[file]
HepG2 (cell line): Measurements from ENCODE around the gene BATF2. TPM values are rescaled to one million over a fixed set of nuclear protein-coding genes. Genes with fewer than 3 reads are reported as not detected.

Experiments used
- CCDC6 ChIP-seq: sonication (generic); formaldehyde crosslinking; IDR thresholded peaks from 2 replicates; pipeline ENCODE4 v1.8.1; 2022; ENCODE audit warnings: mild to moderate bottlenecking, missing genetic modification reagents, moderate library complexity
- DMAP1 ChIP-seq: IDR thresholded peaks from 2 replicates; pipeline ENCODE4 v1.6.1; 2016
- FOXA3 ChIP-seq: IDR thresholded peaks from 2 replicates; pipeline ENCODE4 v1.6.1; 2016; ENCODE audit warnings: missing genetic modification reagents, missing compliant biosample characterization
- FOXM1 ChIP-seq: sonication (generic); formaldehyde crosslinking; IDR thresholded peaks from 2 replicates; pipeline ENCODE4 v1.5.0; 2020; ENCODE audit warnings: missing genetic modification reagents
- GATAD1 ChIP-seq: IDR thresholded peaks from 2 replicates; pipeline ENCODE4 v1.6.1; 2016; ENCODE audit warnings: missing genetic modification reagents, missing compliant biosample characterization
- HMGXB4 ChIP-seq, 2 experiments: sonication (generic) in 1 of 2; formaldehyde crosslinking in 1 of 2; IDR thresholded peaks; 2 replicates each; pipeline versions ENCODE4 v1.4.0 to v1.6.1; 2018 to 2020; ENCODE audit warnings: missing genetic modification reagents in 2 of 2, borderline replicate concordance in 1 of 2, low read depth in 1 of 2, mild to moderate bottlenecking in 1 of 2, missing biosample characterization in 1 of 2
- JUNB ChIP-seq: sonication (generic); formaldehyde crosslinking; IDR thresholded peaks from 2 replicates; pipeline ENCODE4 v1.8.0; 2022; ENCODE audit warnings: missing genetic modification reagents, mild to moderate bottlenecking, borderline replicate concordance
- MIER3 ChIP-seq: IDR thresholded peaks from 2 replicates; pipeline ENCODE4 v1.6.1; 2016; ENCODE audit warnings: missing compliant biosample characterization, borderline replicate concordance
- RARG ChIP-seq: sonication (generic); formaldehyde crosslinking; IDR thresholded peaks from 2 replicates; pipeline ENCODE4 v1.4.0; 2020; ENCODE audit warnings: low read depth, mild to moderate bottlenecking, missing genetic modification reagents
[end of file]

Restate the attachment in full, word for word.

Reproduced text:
HepG2 (cell line): Measurements from ENCODE around the gene BATF2. TPM values are rescaled to one million over a fixed set of nuclear protein-coding genes. Genes with fewer than 3 reads are reported as not detected.

Experiments used
- CCDC6 ChIP-seq: sonication (generic); formaldehyde crosslinking; IDR thresholded peaks from 2 replicates; pipeline ENCODE4 v1.8.1; 2022; ENCODE audit warnings: mild to moderate bottlenecking, missing genetic modification reagents, moderate library complexity
- DMAP1 ChIP-seq: IDR thresholded peaks from 2 replicates; pipeline ENCODE4 v1.6.1; 2016
- FOXA3 ChIP-seq: IDR thresholded peaks from 2 replicates; pipeline ENCODE4 v1.6.1; 2016; ENCODE audit warnings: missing genetic modification reagents, missing compliant biosample characterization
- FOXM1 ChIP-seq: sonication (generic); formaldehyde crosslinking; IDR thresholded peaks from 2 replicates; pipeline ENCODE4 v1.5.0; 2020; ENCODE audit warnings: missing genetic modification reagents
- GATAD1 ChIP-seq: IDR thresholded peaks from 2 replicates; pipeline ENCODE4 v1.6.1; 2016; ENCODE audit warnings: missing genetic modification reagents, missing compliant biosample characterization
- HMGXB4 ChIP-seq, 2 experiments: sonication (generic) in 1 of 2; formaldehyde crosslinking in 1 of 2; IDR thresholded peaks; 2 replicates each; pipeline versions ENCODE4 v1.4.0 to v1.6.1; 2018 to 2020; ENCODE audit warnings: missing genetic modification reagents in 2 of 2, borderline replicate concordance in 1 of 2, low read depth in 1 of 2, mild to moderate bottlenecking in 1 of 2, missing biosample characterization in 1 of 2
- JUNB ChIP-seq: sonication (generic); formaldehyde crosslinking; IDR thresholded peaks from 2 replicates; pipeline ENCODE4 v1.8.0; 2022; ENCODE audit warnings: missing genetic modification reagents, mild to moderate bottlenecking, borderline replicate concordance
- MIER3 ChIP-seq: IDR thresholded peaks from 2 replicates; pipeline ENCODE4 v1.6.1; 2016; ENCODE audit warnings: missing compliant biosample characterization, borderline replicate concordance
- RARG ChIP-seq: sonication (generic); formaldehyde crosslinking; IDR thresholded peaks from 2 replicates; pipeline ENCODE4 v1.4.0; 2020; ENCODE audit warnings: low read depth, mild to moderate bottlenecking, missing genetic modification reagents